South Africa’s top financial regulators, including the South African Reserve Bank, have jointly released a policy paper with 30 recommendations for the regulation of cryptocurrency and related service providers. They aim to be in compliance with the cryptocurrency standards set by the Financial Action Task Force (FATF).
Top Regulators Publish Crypto Regulatory Policy
A number of top South African financial regulators published on Thursday a position paper to establish a regulatory framework for cryptocurrency. It contains 30 recommendations that are in compliance with the standards set by the Financial Action Task Force, the global money laundering and terrorist financing watchdog.
The position paper is a joint initiative by the South African Intergovernmental Fintech Working Group (IFWG) and the Intergovernmental Crypto Assets Regulatory Working Group. The former includes the Financial Intelligence Centre, the Financial Sector Conduct Authority (FSCA), the National Credit Regulator, the National Treasury, the South African Revenue Service (SARS) and the South African Reserve Bank (SARB). The group explained:
The purpose of this position paper is to provide specific recommendations for the development of a regulatory framework for crypto assets, including suggestions on the required regulatory changes to be implemented.
A number of South African regulators have jointly published a set of recommendations to establish a regulatory framework for cryptocurrency in compliance with the standards set by the FATF.
30 Recommendations in Compliance With the FATF Standards
The position paper published by the IFWG outlines 30 recommendations for the regulation of cryptocurrency and initial coin offerings (ICOs). Stakeholders and the public are invited to submit comments by May 15.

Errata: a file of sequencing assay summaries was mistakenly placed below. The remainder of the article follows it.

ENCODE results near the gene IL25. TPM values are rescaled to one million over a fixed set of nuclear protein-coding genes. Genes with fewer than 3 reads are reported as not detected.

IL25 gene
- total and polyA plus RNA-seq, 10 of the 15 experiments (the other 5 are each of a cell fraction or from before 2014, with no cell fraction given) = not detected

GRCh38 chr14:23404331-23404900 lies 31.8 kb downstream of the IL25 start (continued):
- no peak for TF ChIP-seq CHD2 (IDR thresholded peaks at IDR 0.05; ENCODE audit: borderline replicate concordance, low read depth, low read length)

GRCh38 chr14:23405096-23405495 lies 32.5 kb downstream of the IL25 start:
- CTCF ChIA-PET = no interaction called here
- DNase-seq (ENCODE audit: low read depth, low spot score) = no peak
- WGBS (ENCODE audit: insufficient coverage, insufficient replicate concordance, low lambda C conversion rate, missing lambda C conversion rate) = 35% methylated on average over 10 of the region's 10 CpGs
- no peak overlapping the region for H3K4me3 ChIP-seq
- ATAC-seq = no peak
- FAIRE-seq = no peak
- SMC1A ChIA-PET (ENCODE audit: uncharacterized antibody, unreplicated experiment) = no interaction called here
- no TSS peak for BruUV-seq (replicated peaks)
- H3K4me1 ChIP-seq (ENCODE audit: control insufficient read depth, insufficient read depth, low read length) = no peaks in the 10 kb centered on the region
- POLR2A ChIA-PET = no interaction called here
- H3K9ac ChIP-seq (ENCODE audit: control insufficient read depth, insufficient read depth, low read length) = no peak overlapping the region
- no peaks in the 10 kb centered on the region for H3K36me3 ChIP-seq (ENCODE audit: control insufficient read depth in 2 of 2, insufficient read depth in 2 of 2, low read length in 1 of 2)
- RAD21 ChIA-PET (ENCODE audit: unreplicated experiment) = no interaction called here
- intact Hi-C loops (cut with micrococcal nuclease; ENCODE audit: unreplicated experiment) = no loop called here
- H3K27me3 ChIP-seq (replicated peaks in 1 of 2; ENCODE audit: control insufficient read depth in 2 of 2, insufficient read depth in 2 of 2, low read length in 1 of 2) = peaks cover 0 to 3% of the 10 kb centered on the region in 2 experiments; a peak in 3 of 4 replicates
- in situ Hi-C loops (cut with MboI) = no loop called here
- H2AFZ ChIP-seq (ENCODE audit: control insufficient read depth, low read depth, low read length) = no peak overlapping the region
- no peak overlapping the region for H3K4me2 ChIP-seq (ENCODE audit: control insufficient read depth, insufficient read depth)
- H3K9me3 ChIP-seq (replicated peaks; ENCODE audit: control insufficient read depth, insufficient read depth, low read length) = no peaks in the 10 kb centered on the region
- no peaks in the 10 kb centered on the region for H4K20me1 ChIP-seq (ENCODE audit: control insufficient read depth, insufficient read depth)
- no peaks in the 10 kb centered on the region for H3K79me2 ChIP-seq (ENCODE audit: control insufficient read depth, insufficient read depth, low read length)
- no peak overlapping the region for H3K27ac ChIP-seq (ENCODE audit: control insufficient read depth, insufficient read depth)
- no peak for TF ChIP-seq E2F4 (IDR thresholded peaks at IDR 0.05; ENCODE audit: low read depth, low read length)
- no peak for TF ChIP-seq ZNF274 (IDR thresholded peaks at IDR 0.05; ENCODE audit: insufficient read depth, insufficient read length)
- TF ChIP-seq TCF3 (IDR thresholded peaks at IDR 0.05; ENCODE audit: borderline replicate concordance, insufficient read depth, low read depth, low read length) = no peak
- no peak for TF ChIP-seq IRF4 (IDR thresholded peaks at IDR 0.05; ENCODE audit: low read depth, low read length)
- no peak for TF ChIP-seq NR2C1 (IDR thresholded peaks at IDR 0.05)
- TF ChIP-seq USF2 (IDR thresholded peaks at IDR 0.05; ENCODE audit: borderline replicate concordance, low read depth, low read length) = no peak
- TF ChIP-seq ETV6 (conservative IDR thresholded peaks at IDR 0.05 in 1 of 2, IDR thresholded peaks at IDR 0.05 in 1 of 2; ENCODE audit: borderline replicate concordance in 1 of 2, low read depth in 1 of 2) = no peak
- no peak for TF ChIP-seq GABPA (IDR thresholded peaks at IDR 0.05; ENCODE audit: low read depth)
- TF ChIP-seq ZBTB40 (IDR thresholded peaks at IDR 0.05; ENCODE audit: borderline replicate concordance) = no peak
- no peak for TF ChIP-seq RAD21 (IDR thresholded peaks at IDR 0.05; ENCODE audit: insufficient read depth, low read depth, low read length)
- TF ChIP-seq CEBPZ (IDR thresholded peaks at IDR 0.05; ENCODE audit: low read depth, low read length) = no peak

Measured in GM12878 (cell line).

The first recommendation ensures compliance with the rules set by the FATF as described in the guidance for crypto assets and crypto asset service providers (CASPs) that the money laundering watchdog published in June last year. The FATF has since been actively enforcing its standards on member countries. CASPs include crypto trading platforms, ATMs, token issuers, funds and derivatives service providers, custodial wallets, and other custodial services. The policy paper adds:
It is recommended that entities providing crypto asset services be regarded as CASPs, taking cognisance of the revised Recommendation 15 of the FATF recommendations on new technologies and virtual assets.
South Africa’s financial regulators, including the central bank, have recommended in their policy paper that the crypto regulation adopted be in compliance with the standards set by the FATF, including the infamous “ travel rule .”
The Financial Intelligence Centre (FIC) will be the supervisory authority of crypto service providers. All CASPs will be required to register with it as an accountable institution and comply with AML/CFT requirements. “This will include conducting customer identification and verification, conducting customer due diligence, keeping records, monitoring for suspicious and unusual activity on an ongoing basis, reporting to the FIC any suspicious and unusual transactions, reporting cash transactions of R25 000.00 [$1,329] and above,” the paper explains, adding:
CASPs will be required to implement Recommendation 16 (‘the travel rule’) of the FATF recommendations.
The regulators have also proposed that the Financial Sector Conduct Authority be “the responsible authority for the licensing of ‘services related to the buying and selling of crypto assets'” and “specific conduct standards should be developed for these services.” The policy paper further states that “The Financial Surveillance Department of the SARB should assume the supervisory and regulatory responsibility for the monitoring of illegitimate cross-border financial flows in respect of crypto asset services.”
Further, cryptocurrency activities will continue to be monitored by the Intergovernmental Crypto Assets Regulatory Working Group. They will “remain without legal tender status and not be recognised as electronic money” and “not be allowed for the conduct of money settlements in financial market infrastructures,” the paper clarifies. All 30 recommendations can be found here .
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